There haven’t been any notable changes to Pajero Sport's driving experience – that wasn’t the focus of this update, but that doesn’t really matter much, because it was already one of the most agreeable bakkie-based SUVs to drive.

The 2.4-litre 4-cylinder turbodiesel Mivec engine produces the same peak outputs (133 kW and 430 Nm of torque) and is still mated to an 8-speed automatic transmission as standard, whether you opt for the 4x2 rear-wheel-drive derivative, or the flagship 4x4 version (as I drove in Oz).

The engine is a quiet and reliable; it offers reasonable pulling power and feels unflustered at cruising speeds. At lower speeds, however, it can be a little less eager, but it’s never slow and, come to think of it, considerably more refined than some of the other agricultural motors in this segment.

The 8-speed auto does a nice job of shifting between the gears, and hardly ever gets caught in the wrong gear (it's well calibrated to the engine's performance characteristics). Overall, it’s smooth and inoffensive.

The way the Pajero Sport drives on the road is, funnily enough, quite similar to the Triton. The front suspension is the same (double wishbone), but the rear suspension (3-link coil spring with stabiliser bar) feels more road-focused.

The ride is decent if not perfect, with a bit of roughness if the surface isn’t perfect. But overall, it is nicely settled at pace, and easy to drive around town. The steering is accurate, and the action is easy, too – the turning radius is smaller than most other SUVs of this size (5.6 metres), making it easier to park than most of its rivals. 

The model sampled in Australia had the full gamut of safety technology, including auto emergency braking with forward-collision warning (but not pedestrian or cyclist detection), blind-spot monitoring, rear cross-traffic alert, lane departure warning and 7 airbags (dual front-, side-, driver’s knee- and full-length curtain units).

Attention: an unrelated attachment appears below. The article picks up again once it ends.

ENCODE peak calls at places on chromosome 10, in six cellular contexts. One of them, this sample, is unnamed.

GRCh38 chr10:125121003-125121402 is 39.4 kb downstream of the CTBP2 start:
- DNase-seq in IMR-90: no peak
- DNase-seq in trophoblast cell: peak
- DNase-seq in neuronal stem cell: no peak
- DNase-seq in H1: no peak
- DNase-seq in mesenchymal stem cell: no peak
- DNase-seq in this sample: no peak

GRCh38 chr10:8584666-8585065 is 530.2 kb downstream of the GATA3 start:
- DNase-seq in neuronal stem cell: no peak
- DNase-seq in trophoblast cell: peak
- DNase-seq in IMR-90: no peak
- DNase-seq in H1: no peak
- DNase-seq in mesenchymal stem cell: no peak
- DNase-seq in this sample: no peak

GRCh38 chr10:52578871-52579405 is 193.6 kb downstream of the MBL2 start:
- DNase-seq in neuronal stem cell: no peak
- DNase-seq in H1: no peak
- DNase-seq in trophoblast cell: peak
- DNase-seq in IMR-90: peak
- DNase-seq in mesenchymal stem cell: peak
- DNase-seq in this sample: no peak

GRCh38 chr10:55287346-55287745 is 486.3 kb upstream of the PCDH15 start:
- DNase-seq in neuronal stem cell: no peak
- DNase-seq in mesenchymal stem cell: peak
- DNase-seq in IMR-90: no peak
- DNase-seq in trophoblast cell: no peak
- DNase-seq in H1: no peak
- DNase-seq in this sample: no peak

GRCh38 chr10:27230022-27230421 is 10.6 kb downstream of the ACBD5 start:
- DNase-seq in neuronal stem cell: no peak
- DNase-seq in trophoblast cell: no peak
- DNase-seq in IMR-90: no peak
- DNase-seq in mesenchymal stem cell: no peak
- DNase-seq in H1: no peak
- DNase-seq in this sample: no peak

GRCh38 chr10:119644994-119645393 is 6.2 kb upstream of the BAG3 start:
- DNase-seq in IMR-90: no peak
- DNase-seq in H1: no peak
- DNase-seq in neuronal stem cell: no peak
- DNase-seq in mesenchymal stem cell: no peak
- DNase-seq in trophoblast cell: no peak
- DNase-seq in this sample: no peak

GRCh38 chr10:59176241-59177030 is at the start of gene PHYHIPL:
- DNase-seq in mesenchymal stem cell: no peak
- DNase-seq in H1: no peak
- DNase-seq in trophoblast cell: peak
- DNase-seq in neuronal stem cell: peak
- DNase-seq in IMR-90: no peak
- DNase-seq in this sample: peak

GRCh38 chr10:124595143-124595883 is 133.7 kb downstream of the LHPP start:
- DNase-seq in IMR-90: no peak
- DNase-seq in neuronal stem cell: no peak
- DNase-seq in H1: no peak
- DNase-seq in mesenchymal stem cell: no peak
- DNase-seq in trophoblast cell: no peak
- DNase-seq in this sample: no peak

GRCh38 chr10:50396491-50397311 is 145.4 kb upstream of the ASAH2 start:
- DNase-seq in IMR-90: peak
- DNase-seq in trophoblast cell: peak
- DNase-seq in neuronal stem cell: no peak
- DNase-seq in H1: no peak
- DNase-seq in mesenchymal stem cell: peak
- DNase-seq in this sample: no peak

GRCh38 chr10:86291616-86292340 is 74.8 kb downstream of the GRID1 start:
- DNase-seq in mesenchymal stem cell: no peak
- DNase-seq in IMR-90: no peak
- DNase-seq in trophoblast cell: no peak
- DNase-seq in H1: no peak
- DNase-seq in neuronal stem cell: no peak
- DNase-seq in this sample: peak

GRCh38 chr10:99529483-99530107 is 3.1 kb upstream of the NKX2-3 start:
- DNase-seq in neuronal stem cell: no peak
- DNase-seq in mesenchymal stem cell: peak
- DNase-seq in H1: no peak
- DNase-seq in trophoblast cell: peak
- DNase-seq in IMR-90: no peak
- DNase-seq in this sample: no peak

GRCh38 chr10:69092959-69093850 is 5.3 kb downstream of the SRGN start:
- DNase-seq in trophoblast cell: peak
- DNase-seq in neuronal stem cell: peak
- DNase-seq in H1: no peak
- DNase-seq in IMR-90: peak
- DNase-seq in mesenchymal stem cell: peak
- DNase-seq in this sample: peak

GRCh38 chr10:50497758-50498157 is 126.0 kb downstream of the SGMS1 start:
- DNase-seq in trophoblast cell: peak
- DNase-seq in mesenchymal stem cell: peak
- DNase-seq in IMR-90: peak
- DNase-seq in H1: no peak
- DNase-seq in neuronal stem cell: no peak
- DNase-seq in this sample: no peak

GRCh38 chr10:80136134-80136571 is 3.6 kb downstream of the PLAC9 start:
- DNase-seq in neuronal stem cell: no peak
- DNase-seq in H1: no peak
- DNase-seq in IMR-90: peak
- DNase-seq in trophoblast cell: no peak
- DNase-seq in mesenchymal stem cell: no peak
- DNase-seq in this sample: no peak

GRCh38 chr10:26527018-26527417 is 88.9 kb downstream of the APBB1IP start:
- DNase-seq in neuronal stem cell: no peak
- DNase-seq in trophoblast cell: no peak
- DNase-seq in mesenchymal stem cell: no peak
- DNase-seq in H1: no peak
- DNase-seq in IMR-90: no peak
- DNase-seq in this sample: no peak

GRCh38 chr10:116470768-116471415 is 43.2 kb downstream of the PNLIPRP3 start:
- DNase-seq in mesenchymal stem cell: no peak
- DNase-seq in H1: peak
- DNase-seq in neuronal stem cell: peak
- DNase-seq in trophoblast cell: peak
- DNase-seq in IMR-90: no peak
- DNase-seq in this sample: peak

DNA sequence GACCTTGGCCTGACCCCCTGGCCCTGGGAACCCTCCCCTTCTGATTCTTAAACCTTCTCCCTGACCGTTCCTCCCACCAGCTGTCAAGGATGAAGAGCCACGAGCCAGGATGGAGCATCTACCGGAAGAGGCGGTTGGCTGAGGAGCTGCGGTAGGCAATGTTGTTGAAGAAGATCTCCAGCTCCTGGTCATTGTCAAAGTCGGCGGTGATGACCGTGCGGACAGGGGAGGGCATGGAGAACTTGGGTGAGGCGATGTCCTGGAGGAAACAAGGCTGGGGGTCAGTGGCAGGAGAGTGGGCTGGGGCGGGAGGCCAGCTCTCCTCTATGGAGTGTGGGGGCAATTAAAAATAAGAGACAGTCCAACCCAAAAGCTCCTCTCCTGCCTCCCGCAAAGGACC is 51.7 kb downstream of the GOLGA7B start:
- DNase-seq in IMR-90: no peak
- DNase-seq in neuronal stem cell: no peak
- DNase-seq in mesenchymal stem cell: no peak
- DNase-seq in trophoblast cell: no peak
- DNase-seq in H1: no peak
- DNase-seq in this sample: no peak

Off the road

It remains a sure-footed off-roader with 2 lockable diffs.

The Pajero Sport is not only an effective and comfortable on-road option, but it’s also surprisingly adept at serious off-road driving. The 4x4 version has Mitsubishi’s excellent Super Select II 4WD system, which allows you to lock the centre diff and choose specific modes if you’re in high-range (Gravel, Mud/Snow, Sand, Rock [4L only]). In low range, if you lock the rear diff as well, you can’t choose the mode you want – but it should theoretically get through just about anything with everything engaged, based on our testing.

It has a steep 30-degree approach angle, reasonable 23.1-degree ramp-over angle, and a good 24.2-degree departure angle. That, combined with a clever and not-too-obtrusive hill descent control system, a 700-mm wading depth, 218 mm of ground clearance, and the new Toyo A/T Open Country tyres fitted to the derivative I drove, made for pretty impressive off-road progress.

Over an arduous, angular hill climb with deep ruts, an at-times slippery surface, washouts and fallen trees to dodge, the Pajero Sport proved capable, if lacking a bit of wheel articulation. In some instances it fell deep into ruts and holes, leading its rear-end to kick up and lose contact with the surface below. 

However, it was easy to place the Pajero Sport where you needed to: its steering offers good feel, forward visibility is good and the powertrain operates very predictably in low-range. 

During high-range four-wheel-driving on loose gravel tracks, the Pajero Sport was nicely resolved and felt ready to eat up the kilometres. But just keep in mind, with a fuel tank capacity of only 68 litres, longer drives in the great outdoors might require you to take extra fuel with you, just in case. Most rivals have 80-litre – or larger – fuel tanks.


The Pajero Sport still has a smaller fuel tank than its rivals, which is something to think about when venturing far out.

The Mitsubishi Pajero Sport was already a commendable option for those looking at a reasonably affordable 7-seat Adventure SUV, and its appeal hasn’t been hampered as a result of this mid-life facelift – quite the opposite, in fact.

Mitsubishi South Africa has historically priced itself extremely keenly against locally-produced rivals. Expect this model to continue that trend, but with its improved visual appearance and updated tech features, it certainly offers a stronger proposition than before...